Thanks to everyone who came out last Saturday at Zajia. We really enjoyed playing a more psychedelic & ambient set at a very cool venue. I’d especially like to thank Zajia for hosting a great night.
While we’re known for starting late and going later, Zajia has a noise curfew and all live bands have to stop playing around 11pm. I wasn’t aware of the 11pm cut-off and didn’t make our start-time clear enough in the emails & blog posts. I apologize to those of you who missed the show. We recorded the gig and will make copies available as long as the sound-quality is up to snuff.
Zajia was our last show in 2012 but we’ll be back next year with some new tunes & new party ideas. Thanks to everyone for your support.
Filed under China, Not There
Beijing needs a Grateful Dead cover band. Why? Well, why not. Now you’ve got one.
The Beijing Dead is:
Mike Newton; Guitar, Vocals
Nick Richards: Guitar
Parker Trevathan: Drums, Vocals
Jonathan Heeter: Bass
At this point you might have a few questions. Maybe you’re wondering what kind of Dead we’ll be playing. Will it be folkie? Will it be psychedelic? Will it be cheesy Bob Weir in cut-off shorts? Well you’ll just have to come to Hot Cat this Saturday Night to find out.
Just want to let everyone know that Not There is taking a little break. After our upcoming shows at Hot Cat & Zajia we don’t have any gigs scheduled for the rest of 2012.
Thanks for supporting Not There for the last 2 years and we hope to see you at Hot Cat this Saturday night or Zajia next Friday.
The Oregon Ducks are a no-huddle program. Here are 5 things Oregon’s commitment to the no-huddle can teach you about branding.
1. Have a Core Value
A Core Value is not a slogan or a mission statement. It’s a belief system that defines your organization and helps you make strategic decisions about how you run your team/business/band.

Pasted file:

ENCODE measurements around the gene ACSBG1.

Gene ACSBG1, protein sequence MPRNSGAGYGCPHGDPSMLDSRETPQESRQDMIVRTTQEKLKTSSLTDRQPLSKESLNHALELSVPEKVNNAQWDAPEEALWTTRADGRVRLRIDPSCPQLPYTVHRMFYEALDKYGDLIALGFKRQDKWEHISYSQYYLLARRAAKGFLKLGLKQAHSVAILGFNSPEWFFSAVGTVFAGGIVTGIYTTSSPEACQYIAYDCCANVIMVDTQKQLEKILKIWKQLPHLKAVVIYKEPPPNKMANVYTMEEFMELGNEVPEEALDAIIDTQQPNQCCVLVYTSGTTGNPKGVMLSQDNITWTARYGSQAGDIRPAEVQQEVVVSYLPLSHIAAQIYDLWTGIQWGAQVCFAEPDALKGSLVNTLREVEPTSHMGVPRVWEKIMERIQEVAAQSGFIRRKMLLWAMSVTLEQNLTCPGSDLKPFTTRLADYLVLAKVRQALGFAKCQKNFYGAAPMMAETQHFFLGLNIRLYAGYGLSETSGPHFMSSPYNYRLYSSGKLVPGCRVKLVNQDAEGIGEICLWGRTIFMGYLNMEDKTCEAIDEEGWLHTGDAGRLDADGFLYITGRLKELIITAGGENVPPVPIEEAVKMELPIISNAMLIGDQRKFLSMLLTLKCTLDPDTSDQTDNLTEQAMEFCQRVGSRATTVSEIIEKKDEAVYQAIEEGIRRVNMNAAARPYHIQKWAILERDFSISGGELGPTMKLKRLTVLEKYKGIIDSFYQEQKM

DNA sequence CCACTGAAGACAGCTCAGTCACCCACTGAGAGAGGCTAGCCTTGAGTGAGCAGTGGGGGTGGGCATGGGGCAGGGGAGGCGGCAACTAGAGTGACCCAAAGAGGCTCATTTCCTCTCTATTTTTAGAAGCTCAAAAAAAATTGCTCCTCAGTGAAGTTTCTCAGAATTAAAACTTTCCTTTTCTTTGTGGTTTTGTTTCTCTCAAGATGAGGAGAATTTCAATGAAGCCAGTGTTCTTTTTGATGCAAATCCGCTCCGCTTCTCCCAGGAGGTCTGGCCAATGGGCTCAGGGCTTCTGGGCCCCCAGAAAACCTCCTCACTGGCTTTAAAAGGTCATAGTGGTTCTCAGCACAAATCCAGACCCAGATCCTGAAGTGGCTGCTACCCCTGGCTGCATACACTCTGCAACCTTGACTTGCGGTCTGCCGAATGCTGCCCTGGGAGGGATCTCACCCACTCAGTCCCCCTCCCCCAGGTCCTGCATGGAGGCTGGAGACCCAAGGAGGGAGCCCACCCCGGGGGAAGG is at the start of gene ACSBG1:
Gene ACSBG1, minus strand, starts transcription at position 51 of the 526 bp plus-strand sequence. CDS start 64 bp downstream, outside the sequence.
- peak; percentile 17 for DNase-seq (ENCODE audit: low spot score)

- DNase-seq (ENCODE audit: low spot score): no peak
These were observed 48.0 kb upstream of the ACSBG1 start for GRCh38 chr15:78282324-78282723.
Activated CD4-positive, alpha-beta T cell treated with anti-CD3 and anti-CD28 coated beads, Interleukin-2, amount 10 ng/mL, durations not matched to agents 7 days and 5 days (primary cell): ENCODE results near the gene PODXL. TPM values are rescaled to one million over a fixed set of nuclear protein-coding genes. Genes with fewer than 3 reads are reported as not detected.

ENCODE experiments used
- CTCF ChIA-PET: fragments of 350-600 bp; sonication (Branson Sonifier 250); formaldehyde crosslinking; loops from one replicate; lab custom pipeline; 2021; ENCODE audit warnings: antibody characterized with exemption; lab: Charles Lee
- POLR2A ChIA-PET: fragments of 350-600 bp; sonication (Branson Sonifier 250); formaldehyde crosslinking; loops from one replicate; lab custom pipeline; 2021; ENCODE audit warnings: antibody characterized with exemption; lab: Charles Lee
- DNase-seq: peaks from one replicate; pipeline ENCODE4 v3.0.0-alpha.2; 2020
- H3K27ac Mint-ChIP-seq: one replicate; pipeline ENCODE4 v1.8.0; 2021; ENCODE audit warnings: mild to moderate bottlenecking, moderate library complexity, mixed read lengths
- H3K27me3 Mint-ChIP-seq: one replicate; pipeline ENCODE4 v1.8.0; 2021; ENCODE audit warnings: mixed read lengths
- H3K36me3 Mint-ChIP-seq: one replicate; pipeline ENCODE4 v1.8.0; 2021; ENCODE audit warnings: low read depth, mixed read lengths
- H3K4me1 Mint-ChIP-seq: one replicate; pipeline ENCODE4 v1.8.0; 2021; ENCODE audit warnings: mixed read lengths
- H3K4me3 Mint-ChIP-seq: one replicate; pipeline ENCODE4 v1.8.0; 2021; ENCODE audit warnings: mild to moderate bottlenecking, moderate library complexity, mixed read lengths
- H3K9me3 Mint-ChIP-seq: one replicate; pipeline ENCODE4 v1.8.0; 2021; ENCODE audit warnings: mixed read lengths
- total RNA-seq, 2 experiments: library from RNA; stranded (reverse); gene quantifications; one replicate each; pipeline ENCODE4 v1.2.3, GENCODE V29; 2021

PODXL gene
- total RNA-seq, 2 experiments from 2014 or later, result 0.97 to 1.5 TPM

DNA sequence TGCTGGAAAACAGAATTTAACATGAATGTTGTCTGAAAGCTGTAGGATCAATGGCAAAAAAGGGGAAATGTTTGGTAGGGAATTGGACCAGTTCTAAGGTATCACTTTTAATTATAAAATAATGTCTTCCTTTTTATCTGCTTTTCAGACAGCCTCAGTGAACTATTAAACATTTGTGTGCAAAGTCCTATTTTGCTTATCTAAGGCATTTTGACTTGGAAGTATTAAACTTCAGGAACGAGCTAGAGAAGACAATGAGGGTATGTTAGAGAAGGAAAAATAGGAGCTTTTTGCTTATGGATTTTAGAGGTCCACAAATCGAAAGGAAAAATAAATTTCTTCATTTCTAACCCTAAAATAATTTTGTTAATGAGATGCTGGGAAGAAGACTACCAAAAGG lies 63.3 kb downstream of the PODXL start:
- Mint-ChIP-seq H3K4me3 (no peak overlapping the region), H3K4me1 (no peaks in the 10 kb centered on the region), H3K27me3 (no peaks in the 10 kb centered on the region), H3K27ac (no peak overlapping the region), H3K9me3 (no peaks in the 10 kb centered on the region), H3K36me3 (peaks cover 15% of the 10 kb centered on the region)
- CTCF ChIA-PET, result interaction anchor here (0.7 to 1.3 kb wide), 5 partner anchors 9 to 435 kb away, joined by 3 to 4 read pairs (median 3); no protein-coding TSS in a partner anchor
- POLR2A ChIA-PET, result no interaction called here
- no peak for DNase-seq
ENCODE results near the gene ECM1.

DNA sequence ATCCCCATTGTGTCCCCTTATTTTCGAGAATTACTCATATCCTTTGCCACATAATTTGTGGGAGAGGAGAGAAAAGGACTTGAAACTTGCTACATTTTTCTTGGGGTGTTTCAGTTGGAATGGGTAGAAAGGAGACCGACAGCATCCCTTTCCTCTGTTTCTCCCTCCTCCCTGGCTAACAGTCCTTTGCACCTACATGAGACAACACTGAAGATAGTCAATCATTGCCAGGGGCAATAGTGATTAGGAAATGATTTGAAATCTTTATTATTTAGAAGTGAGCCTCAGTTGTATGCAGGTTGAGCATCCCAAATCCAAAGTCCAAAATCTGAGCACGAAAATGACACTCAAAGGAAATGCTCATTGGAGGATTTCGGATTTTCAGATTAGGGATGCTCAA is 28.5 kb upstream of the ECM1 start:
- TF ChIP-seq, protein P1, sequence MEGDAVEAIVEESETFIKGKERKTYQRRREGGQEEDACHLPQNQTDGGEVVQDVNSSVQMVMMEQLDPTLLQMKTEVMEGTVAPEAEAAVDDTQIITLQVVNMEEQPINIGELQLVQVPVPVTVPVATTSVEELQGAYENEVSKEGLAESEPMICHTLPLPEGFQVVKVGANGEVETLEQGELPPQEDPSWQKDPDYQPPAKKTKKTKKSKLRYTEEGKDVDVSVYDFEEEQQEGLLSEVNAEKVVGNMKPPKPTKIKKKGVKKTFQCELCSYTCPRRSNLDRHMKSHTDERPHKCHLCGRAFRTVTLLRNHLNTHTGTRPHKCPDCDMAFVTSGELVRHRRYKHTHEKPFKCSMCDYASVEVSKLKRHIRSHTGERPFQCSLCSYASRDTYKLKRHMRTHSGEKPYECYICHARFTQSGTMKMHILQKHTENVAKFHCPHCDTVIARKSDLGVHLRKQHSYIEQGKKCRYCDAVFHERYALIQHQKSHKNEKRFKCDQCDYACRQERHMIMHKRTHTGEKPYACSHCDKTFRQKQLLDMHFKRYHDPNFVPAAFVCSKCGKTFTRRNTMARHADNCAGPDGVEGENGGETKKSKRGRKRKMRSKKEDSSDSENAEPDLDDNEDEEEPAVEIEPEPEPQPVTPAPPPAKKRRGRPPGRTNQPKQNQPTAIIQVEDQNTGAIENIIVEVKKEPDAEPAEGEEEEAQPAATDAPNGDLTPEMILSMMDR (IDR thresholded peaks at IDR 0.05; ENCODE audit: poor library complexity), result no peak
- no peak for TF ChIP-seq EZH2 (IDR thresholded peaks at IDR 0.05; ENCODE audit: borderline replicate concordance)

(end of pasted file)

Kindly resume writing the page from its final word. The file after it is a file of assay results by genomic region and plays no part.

2. Stay Committed
Oregon doesn’t change offensive schemes every week and you shouldn’t flip flop between strategies either. Stick with what you believe in and judge success over the long haul.
3. Find Talent
Since the Ducks have a strong identity and they believe in something, it’s easy for them to find the right talent to put their beliefs into practice. If you don’t have a strong belief system, you won’t know who to hire & retain.
4. Be Unique
Those crazy Nike uniforms? They’re more than a fashion statement. Be yourself and you’ll differentiate yourself from the competition.
Chip Kelly is a great coach who is determined to mold the Ducks based on his vision. Every brand needs strong leadership.
We’re celebrating our 2nd Birthday this Saturday Night and I am mandated by law to do some kind of retrospective. So here are my favorite Not There memories. Let me know if I forgot anything.
- Jamming in Edo’s old apartment in 5DK and writing See, Trade Off & Xiao Lei’s Blues
- Our first show as a trio in front of 3.5 ppl at Mao Live. Computer, bass & guitar. We sounded very weird
- Jamming with Donna and watching her play the tambourine in a converted Tongzhou fish farm
- Donna’s last show & our first Halloween Party at Mao. Throwing candy
- The first time Marco played a four on the floor beat
- Getting Gung Ho Pizza delivered to us at Mao Live and eating slices on stage